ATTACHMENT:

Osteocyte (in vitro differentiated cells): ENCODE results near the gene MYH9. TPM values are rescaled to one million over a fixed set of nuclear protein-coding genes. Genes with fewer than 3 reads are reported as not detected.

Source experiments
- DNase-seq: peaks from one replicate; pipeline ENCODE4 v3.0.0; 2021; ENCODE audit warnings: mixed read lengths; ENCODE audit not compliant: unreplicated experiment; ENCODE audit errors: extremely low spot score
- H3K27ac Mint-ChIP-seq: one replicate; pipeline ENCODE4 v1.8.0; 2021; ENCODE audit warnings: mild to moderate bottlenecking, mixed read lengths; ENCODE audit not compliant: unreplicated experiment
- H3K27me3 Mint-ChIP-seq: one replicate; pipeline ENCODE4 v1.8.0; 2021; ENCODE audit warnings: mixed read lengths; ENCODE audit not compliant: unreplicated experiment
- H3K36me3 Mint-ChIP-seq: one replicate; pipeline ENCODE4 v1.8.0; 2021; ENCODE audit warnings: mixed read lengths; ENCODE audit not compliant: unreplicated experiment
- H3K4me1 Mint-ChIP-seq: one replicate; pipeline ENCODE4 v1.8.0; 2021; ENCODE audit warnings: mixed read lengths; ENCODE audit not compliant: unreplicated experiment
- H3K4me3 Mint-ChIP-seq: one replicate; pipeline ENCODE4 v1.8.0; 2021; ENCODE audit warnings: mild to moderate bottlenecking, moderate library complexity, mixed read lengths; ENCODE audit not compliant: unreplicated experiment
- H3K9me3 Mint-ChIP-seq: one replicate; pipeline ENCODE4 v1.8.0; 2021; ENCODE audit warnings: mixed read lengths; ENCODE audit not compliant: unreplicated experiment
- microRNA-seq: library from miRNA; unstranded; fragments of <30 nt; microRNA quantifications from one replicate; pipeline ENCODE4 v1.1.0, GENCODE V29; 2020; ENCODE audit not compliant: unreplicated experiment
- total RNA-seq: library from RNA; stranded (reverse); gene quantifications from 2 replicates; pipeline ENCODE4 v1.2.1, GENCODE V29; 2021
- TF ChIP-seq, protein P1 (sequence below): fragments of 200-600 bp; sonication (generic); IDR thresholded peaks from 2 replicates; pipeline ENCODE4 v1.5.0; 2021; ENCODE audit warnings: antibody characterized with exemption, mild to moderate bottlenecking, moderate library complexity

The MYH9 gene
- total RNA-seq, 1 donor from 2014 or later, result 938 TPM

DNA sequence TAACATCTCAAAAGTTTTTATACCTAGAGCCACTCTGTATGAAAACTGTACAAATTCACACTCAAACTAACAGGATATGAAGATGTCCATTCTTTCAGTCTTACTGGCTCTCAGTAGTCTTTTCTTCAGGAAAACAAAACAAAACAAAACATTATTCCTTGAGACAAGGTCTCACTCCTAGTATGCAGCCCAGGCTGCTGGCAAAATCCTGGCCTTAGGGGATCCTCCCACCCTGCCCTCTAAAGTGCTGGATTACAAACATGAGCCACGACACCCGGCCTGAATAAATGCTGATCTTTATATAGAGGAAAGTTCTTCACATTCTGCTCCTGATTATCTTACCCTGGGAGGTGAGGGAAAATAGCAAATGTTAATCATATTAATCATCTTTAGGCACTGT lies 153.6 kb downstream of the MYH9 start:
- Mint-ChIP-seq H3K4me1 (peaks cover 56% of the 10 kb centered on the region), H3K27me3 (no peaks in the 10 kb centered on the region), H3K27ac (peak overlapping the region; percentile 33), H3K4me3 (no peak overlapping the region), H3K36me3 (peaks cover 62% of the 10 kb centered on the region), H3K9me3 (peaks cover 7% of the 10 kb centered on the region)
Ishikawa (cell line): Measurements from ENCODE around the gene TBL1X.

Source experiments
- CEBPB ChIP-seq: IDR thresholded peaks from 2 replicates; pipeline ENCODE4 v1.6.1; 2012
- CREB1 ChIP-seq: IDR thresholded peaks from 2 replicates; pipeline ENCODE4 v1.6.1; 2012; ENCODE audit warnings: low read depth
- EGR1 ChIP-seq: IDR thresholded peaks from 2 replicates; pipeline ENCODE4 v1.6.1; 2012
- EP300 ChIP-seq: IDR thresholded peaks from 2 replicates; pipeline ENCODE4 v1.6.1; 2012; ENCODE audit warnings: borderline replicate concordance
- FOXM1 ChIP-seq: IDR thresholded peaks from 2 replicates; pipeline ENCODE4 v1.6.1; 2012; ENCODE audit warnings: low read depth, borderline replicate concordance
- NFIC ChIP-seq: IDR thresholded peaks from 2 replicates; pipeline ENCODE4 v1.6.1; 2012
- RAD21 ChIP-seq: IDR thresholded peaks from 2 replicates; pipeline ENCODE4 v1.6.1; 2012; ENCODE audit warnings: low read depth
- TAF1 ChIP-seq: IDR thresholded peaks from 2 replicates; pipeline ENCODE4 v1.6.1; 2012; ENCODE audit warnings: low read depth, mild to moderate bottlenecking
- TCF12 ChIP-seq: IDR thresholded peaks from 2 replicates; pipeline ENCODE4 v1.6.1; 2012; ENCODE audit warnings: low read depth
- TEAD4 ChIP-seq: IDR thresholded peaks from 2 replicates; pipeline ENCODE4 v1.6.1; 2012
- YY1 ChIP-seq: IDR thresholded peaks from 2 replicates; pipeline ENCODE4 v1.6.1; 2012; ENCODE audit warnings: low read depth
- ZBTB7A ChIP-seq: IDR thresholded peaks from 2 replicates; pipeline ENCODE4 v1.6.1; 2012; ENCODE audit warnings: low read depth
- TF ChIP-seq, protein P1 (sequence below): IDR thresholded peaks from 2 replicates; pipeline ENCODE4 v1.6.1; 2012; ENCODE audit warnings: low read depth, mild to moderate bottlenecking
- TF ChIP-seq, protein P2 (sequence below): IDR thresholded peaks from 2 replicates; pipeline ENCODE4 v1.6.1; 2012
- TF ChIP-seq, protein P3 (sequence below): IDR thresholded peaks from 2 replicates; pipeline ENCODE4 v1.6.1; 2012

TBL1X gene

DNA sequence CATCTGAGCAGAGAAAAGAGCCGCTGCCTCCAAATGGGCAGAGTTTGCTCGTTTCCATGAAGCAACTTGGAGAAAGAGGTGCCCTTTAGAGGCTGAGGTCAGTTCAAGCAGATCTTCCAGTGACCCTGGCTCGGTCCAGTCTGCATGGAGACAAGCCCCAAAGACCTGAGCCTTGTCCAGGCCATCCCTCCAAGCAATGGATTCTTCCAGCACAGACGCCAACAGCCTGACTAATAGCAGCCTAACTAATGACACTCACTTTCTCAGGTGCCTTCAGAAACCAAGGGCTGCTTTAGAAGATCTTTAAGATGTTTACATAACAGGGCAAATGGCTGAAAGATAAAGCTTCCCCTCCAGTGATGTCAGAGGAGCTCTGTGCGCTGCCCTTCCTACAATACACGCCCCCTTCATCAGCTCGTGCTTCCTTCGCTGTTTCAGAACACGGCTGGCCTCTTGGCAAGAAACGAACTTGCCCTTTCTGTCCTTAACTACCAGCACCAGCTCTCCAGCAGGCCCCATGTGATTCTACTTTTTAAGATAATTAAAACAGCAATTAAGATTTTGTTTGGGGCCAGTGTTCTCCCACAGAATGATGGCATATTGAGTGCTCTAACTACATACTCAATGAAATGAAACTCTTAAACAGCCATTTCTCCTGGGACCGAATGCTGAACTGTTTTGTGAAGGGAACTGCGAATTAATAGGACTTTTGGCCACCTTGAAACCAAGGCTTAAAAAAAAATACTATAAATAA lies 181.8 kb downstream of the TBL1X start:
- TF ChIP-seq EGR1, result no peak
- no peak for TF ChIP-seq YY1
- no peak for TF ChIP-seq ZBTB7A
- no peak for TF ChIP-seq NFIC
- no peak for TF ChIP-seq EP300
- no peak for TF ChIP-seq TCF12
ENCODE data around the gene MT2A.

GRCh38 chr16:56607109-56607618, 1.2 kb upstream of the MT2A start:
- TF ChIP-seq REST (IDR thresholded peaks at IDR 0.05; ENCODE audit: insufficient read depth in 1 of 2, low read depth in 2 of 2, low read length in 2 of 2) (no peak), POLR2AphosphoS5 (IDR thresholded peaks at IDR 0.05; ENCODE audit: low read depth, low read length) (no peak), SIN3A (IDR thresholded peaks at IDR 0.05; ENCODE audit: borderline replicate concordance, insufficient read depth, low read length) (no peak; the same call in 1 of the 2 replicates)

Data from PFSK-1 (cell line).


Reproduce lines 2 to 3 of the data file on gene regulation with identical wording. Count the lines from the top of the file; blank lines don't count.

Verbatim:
Source experiments
- DNase-seq: peaks from one replicate; pipeline ENCODE4 v3.0.0; 2021; ENCODE audit warnings: mixed read lengths; ENCODE audit not compliant: unreplicated experiment; ENCODE audit errors: extremely low spot score